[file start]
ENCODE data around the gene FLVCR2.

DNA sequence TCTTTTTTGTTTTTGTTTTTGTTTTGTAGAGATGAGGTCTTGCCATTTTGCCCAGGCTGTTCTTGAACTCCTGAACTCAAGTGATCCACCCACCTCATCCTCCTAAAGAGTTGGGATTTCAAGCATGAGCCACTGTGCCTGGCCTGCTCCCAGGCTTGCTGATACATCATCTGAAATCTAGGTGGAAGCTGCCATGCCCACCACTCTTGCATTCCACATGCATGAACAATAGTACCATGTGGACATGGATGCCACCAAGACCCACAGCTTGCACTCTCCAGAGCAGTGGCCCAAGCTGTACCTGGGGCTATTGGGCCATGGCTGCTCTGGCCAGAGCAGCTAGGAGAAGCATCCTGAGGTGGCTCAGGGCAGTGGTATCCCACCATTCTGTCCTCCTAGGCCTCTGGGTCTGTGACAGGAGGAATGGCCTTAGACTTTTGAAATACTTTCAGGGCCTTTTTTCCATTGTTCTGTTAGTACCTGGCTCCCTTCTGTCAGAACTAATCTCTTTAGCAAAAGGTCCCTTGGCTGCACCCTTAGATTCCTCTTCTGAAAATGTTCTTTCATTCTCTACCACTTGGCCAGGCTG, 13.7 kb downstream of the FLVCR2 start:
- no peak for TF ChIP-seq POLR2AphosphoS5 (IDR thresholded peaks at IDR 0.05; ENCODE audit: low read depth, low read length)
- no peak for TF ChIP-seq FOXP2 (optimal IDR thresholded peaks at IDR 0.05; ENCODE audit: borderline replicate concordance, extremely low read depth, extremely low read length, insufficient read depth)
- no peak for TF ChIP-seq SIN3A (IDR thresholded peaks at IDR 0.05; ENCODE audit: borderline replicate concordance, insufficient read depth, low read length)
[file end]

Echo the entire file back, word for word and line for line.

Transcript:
ENCODE data around the gene FLVCR2.

DNA sequence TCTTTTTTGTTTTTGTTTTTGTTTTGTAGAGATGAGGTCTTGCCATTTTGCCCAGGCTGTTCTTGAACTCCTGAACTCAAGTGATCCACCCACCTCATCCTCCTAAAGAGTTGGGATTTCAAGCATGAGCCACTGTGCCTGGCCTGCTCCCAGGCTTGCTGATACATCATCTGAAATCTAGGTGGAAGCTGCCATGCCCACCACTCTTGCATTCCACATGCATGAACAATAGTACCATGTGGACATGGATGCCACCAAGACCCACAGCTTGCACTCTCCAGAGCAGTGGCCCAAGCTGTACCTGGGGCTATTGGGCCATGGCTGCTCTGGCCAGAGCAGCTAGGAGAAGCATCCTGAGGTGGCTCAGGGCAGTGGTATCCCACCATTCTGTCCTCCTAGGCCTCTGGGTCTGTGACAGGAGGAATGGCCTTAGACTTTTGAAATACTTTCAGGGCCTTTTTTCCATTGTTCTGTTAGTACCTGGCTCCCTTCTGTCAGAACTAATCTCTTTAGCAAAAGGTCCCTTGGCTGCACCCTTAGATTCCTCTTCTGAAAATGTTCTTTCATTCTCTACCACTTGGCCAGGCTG, 13.7 kb downstream of the FLVCR2 start:
- no peak for TF ChIP-seq POLR2AphosphoS5 (IDR thresholded peaks at IDR 0.05; ENCODE audit: low read depth, low read length)
- no peak for TF ChIP-seq FOXP2 (optimal IDR thresholded peaks at IDR 0.05; ENCODE audit: borderline replicate concordance, extremely low read depth, extremely low read length, insufficient read depth)
- no peak for TF ChIP-seq SIN3A (IDR thresholded peaks at IDR 0.05; ENCODE audit: borderline replicate concordance, insufficient read depth, low read length)